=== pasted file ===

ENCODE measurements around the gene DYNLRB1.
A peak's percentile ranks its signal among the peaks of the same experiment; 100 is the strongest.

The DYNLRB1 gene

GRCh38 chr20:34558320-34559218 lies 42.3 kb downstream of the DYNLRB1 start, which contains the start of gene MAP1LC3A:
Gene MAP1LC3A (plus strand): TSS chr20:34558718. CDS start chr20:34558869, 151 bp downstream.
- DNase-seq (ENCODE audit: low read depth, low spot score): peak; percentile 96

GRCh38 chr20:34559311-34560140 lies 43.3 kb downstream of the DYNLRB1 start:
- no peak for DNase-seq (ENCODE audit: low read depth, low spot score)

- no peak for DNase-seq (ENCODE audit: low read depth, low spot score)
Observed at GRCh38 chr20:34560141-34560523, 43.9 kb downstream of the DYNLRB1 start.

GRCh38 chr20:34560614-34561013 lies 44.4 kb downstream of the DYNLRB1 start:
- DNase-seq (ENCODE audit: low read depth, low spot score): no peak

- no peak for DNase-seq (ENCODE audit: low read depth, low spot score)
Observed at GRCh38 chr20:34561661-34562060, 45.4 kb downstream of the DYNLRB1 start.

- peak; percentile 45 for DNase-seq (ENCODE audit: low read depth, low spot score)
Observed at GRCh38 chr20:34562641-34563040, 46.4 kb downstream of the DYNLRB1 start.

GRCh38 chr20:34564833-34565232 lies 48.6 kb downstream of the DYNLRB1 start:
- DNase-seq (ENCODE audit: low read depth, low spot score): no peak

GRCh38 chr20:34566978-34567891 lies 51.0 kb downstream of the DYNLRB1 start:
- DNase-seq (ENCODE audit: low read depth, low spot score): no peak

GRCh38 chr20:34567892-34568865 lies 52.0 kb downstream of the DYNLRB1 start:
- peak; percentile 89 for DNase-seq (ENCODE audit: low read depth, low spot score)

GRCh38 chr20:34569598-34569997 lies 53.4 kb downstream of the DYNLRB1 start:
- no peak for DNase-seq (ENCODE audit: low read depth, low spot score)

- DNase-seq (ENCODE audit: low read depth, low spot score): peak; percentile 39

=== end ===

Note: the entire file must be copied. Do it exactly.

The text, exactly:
ENCODE measurements around the gene DYNLRB1.
A peak's percentile ranks its signal among the peaks of the same experiment; 100 is the strongest.

The DYNLRB1 gene

GRCh38 chr20:34558320-34559218 lies 42.3 kb downstream of the DYNLRB1 start, which contains the start of gene MAP1LC3A:
Gene MAP1LC3A (plus strand): TSS chr20:34558718. CDS start chr20:34558869, 151 bp downstream.
- DNase-seq (ENCODE audit: low read depth, low spot score): peak; percentile 96

GRCh38 chr20:34559311-34560140 lies 43.3 kb downstream of the DYNLRB1 start:
- no peak for DNase-seq (ENCODE audit: low read depth, low spot score)

- no peak for DNase-seq (ENCODE audit: low read depth, low spot score)
Observed at GRCh38 chr20:34560141-34560523, 43.9 kb downstream of the DYNLRB1 start.

GRCh38 chr20:34560614-34561013 lies 44.4 kb downstream of the DYNLRB1 start:
- DNase-seq (ENCODE audit: low read depth, low spot score): no peak

- no peak for DNase-seq (ENCODE audit: low read depth, low spot score)
Observed at GRCh38 chr20:34561661-34562060, 45.4 kb downstream of the DYNLRB1 start.

- peak; percentile 45 for DNase-seq (ENCODE audit: low read depth, low spot score)
Observed at GRCh38 chr20:34562641-34563040, 46.4 kb downstream of the DYNLRB1 start.

GRCh38 chr20:34564833-34565232 lies 48.6 kb downstream of the DYNLRB1 start:
- DNase-seq (ENCODE audit: low read depth, low spot score): no peak

GRCh38 chr20:34566978-34567891 lies 51.0 kb downstream of the DYNLRB1 start:
- DNase-seq (ENCODE audit: low read depth, low spot score): no peak

GRCh38 chr20:34567892-34568865 lies 52.0 kb downstream of the DYNLRB1 start:
- peak; percentile 89 for DNase-seq (ENCODE audit: low read depth, low spot score)

GRCh38 chr20:34569598-34569997 lies 53.4 kb downstream of the DYNLRB1 start:
- no peak for DNase-seq (ENCODE audit: low read depth, low spot score)

- DNase-seq (ENCODE audit: low read depth, low spot score): peak; percentile 39